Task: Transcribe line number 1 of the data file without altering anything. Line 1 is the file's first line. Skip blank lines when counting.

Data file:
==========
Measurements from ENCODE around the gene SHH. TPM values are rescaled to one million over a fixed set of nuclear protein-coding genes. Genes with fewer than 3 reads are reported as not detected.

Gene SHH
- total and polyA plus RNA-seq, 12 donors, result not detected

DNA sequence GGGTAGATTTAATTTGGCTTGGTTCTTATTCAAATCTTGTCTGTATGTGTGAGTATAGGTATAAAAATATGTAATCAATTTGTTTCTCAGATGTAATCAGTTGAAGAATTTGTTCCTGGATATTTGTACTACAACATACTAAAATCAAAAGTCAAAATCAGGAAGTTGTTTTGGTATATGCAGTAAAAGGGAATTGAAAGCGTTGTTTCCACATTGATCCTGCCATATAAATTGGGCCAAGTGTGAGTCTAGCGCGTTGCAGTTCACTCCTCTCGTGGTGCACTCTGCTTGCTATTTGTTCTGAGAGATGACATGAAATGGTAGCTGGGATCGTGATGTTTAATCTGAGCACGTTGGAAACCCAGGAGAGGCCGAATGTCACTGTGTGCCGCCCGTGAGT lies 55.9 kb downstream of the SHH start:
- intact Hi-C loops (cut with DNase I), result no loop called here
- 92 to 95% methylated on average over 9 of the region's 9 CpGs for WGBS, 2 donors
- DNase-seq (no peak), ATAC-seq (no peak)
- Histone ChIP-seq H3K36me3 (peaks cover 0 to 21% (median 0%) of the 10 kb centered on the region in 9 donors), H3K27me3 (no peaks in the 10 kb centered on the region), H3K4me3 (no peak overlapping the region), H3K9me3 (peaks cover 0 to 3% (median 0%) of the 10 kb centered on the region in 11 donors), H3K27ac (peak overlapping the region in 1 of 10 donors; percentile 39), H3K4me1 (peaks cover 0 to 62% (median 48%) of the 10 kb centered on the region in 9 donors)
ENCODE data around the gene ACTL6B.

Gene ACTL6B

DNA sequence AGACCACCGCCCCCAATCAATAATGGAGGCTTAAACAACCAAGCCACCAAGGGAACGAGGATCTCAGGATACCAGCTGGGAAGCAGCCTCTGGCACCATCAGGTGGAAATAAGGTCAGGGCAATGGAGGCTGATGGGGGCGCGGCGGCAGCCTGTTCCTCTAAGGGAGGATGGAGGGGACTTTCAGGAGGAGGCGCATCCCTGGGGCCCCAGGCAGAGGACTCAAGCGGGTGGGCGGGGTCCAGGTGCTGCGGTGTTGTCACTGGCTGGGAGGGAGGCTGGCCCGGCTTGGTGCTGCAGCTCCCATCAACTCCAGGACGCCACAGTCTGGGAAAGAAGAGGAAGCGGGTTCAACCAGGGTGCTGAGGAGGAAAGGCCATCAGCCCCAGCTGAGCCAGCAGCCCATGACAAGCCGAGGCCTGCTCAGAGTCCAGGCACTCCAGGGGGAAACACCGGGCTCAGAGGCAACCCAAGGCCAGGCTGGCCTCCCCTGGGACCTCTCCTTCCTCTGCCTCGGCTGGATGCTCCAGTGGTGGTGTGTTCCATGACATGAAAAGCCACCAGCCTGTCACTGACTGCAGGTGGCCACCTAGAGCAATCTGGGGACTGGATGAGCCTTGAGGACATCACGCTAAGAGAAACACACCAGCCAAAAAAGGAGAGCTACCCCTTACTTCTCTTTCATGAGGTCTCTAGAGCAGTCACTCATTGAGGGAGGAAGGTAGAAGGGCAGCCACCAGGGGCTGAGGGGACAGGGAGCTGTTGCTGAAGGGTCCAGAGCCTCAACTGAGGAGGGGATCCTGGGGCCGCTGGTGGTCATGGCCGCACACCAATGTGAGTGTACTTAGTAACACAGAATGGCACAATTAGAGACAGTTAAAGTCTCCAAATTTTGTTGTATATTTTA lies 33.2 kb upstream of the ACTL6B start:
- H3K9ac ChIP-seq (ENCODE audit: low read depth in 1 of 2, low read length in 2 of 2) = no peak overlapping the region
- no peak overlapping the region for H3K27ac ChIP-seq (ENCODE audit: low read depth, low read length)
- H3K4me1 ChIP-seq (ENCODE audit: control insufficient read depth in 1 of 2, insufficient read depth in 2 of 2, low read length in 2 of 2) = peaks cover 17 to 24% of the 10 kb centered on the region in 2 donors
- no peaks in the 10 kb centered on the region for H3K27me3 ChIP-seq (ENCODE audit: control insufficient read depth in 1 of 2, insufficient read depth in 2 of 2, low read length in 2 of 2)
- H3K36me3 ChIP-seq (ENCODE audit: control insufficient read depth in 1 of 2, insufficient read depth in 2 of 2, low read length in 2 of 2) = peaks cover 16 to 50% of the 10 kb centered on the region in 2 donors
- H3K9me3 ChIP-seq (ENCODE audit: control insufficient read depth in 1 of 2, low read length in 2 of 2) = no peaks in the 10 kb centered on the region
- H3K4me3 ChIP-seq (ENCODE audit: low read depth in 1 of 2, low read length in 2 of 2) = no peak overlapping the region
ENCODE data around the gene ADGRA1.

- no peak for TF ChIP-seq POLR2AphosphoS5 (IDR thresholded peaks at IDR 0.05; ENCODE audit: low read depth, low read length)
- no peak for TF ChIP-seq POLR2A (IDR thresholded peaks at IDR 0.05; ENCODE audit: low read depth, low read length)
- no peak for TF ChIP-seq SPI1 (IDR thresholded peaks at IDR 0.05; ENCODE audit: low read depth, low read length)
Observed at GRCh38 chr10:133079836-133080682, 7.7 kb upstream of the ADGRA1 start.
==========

Measurements from ENCODE around the gene SHH. TPM values are rescaled to one million over a fixed set of nuclear protein-coding genes. Genes with fewer than 3 reads are reported as not detected.